Their first three albums were free-form experimental rock without the pop hooks or the more disciplined song structure of later work. Kraftwerk, released in 1970, and Kraftwerk 2, released in 1972, were mostly exploratory musical improvisations played on a variety of traditional instruments including guitar, bass, drums, organ, flute, and violin. Post-production modifications to these recordings were used to distort the sound of the instruments, particularly audio-tape manipulation and multiple dubbings of one instrument on the same track. Both albums are purely instrumental. Live performances from 1972 to 1973 were made as a duo, using a simple beat-box-type electronic drum machine, with preset rhythms taken from an electric organ. In1973, Wolfgang Flür joined the group for rehearsals, and the unit performed as a trio on the television show Aspekte for German television network ZDF.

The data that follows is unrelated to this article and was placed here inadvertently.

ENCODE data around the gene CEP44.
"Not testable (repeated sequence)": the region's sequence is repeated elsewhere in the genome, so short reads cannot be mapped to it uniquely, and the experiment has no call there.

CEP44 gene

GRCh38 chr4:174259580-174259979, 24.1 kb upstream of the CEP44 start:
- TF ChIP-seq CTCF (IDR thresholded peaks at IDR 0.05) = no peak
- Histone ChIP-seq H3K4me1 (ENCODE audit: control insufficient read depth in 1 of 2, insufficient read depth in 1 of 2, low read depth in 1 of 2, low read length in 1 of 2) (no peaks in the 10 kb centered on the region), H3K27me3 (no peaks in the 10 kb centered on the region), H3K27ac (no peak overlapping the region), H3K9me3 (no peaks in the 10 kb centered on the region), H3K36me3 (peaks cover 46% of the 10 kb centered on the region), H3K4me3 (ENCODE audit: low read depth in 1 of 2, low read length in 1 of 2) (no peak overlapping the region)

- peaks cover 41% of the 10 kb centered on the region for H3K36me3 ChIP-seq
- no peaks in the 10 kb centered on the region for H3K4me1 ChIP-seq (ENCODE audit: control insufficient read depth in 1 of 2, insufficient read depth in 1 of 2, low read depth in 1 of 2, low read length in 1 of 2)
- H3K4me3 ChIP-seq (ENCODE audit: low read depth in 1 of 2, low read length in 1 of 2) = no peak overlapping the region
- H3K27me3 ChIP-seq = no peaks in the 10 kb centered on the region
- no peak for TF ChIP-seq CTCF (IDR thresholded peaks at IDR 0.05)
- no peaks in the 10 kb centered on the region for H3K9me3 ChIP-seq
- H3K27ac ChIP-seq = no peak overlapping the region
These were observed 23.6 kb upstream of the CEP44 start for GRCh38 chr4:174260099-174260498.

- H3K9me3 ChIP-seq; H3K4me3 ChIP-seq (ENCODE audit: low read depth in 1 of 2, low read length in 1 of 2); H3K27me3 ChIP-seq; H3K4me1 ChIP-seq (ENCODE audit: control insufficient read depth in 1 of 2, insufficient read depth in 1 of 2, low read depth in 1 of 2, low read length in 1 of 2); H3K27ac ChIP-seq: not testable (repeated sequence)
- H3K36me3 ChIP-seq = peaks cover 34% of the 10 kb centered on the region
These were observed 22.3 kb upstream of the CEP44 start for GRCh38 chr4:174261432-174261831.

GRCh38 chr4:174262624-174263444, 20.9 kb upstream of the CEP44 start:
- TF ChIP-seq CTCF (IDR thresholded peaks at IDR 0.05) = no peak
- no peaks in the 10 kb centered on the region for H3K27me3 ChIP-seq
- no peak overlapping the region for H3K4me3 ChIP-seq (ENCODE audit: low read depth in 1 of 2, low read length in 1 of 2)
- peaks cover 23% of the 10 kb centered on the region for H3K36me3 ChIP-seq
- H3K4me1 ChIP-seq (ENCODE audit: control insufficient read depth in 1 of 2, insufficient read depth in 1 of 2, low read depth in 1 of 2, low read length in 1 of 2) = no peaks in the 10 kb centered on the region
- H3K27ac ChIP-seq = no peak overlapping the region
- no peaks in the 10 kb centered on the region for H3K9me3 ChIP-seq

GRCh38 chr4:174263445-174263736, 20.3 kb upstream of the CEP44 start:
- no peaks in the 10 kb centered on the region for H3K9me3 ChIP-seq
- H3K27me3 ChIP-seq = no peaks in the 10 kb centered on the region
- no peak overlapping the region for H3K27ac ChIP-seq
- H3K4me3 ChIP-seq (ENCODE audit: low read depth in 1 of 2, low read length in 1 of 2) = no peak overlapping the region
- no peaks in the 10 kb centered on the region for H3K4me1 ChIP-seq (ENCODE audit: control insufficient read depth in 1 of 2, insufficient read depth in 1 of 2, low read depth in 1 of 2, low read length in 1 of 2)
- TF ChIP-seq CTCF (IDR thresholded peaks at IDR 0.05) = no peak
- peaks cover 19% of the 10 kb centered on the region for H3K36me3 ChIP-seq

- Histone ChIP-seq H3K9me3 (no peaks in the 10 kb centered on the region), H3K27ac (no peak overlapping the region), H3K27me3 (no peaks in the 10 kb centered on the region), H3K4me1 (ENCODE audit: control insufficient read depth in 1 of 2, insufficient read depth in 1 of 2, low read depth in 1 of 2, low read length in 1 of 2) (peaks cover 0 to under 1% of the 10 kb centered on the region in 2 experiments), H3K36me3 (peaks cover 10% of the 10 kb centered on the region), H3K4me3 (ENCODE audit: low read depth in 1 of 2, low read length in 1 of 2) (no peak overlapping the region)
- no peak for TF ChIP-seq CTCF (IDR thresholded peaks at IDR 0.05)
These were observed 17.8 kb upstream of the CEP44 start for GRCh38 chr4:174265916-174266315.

With Ralf und Florian, released in 1973, Kraftwerk began to move closer to its now classic sound, relying more heavily on synthesizers and drum machines. Although almost entirely instrumental, the album marks Kraftwerk’s first use of the vocoder, which would in time become one of its musical signatures. Kraftwerk’s futuristic and robotic sound was influenced by the ‘adrenalized insurgency’ of Detroit artists of the late ’60s such as MC5 and the Stooges. The input, expertise, and influence of producer and engineer Konrad “Conny” Plank was influential in the early years of Kraftwerk. Plank worked with many  other German electronic acts including members of Can, Neu!, Cluster, and Harmonia. As a result of his work with Kraftwerk, Plank’s studio near Cologne became one of the most sought-after studios in the late 1970s. Plank coproduced the first four Kraftwerk albums.